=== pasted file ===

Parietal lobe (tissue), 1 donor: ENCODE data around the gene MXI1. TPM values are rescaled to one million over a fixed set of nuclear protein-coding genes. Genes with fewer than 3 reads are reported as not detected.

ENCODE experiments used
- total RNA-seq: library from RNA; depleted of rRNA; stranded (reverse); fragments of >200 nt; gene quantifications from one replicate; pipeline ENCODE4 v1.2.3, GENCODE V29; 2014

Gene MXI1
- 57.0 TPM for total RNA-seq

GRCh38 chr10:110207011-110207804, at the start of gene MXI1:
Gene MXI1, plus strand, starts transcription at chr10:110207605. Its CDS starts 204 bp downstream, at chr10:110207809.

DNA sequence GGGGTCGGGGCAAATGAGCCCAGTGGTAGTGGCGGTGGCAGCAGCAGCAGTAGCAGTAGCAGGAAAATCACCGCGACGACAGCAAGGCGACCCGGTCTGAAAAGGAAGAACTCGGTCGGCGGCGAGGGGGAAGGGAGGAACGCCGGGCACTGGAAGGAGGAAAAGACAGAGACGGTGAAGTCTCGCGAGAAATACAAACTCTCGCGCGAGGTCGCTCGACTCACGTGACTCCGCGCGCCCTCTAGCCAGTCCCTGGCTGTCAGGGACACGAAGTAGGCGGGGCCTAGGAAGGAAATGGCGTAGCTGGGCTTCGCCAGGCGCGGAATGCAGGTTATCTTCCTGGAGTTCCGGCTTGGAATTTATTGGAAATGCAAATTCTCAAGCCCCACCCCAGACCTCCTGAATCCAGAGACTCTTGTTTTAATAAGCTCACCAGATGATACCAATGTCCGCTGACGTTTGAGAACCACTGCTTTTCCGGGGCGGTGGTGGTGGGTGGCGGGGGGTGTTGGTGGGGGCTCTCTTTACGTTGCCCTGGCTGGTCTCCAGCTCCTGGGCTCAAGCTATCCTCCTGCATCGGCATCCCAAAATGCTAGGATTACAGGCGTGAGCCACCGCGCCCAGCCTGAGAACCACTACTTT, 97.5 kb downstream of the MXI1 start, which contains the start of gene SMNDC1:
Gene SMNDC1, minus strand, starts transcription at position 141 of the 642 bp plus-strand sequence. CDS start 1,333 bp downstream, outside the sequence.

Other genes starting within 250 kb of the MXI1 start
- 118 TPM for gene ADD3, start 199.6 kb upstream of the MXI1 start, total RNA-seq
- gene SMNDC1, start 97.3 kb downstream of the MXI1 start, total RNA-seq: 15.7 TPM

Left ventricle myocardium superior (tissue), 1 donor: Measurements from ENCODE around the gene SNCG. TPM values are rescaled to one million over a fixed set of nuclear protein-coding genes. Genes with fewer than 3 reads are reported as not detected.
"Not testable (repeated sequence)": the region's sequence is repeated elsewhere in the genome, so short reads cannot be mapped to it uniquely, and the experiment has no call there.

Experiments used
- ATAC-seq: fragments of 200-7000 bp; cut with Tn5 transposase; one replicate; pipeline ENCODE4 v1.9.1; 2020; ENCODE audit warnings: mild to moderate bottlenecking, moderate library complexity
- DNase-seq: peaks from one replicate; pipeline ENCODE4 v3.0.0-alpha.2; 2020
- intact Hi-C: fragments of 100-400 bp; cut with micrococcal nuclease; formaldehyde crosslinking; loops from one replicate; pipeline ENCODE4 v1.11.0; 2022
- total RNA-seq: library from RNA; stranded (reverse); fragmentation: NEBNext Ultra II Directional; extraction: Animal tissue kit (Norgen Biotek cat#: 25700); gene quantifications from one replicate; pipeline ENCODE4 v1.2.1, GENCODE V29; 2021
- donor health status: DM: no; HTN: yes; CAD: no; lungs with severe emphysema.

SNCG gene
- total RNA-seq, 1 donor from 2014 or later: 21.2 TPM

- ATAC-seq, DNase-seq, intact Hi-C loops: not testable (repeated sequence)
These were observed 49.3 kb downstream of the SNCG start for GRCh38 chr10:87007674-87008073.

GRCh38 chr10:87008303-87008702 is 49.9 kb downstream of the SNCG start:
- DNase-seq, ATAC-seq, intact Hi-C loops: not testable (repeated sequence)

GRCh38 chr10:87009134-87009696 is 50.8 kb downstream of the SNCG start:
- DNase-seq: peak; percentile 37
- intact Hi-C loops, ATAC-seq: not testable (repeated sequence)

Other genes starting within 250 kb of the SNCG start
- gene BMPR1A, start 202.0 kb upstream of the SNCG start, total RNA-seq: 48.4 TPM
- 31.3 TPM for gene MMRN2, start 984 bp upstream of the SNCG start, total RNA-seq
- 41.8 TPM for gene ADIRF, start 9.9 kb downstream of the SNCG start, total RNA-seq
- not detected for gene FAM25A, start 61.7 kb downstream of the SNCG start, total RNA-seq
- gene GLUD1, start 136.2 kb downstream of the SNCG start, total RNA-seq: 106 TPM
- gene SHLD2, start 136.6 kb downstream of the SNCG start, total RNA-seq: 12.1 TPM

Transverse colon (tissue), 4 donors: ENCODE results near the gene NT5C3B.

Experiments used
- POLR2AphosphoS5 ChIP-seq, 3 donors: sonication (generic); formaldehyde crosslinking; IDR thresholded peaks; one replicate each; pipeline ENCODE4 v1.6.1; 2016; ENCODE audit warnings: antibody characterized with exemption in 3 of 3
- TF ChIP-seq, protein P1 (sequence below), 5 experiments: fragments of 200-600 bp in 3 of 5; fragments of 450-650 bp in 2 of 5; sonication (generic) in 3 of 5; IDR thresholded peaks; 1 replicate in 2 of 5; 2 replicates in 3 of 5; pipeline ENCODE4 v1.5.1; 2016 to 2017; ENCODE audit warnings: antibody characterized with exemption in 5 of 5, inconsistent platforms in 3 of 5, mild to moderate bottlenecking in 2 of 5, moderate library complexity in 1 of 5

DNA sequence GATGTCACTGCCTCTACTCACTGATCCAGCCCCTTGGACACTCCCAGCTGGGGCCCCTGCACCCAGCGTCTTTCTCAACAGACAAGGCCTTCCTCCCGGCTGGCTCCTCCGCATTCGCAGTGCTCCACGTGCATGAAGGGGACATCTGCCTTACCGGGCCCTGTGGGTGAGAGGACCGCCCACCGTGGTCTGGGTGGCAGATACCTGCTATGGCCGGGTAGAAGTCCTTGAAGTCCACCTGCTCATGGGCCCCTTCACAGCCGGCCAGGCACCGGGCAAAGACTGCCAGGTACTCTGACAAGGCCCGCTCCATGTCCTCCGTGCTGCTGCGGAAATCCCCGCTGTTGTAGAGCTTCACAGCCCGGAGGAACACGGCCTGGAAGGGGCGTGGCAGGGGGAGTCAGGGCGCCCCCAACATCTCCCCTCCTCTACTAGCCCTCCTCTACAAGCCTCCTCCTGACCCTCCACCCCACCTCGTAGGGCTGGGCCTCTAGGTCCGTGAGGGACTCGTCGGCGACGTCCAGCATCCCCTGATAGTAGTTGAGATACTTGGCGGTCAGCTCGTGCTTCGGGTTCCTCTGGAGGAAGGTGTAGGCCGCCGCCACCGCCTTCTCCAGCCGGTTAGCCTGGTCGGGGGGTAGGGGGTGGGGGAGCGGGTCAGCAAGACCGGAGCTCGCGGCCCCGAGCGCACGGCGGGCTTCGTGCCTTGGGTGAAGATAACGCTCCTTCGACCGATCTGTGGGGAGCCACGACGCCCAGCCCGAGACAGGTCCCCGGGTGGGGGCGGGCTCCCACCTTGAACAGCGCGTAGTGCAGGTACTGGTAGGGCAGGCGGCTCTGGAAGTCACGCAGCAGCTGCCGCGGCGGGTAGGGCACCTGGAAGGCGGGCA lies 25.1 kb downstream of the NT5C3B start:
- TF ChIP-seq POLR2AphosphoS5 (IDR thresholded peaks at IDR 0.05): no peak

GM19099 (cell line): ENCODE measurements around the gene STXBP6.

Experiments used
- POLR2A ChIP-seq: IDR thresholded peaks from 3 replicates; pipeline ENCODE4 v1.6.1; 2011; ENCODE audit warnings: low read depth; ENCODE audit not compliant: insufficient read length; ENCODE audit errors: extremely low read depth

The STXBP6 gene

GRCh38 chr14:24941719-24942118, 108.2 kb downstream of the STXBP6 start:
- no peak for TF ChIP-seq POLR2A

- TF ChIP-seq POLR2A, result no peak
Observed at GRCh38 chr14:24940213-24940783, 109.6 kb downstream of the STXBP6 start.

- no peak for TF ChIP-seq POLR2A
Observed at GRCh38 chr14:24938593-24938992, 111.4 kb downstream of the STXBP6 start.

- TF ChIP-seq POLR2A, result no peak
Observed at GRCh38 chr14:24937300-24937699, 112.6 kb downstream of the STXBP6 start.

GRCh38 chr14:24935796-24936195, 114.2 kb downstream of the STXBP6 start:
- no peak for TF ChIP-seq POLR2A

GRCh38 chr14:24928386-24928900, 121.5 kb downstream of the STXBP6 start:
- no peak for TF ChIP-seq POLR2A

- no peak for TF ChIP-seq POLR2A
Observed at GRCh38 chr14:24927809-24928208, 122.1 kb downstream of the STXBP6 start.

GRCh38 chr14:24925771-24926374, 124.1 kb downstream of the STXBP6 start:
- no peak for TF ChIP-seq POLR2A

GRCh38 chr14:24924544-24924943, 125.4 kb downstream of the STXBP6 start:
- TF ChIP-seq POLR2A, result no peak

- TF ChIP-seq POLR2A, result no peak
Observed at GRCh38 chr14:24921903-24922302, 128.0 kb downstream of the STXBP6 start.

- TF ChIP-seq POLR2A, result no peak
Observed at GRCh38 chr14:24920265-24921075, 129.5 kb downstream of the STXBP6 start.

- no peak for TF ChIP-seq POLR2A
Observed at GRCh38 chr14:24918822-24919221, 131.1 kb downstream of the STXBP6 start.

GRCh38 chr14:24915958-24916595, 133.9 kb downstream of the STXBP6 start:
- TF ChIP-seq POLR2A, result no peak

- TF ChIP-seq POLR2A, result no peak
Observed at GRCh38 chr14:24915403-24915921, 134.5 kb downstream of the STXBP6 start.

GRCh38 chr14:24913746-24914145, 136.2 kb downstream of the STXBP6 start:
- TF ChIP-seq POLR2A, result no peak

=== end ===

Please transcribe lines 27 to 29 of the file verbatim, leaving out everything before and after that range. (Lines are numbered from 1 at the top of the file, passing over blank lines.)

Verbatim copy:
GRCh38 chr10:87009134-87009696 is 50.8 kb downstream of the SNCG start:
- DNase-seq: peak; percentile 37
- intact Hi-C loops, ATAC-seq: not testable (repeated sequence)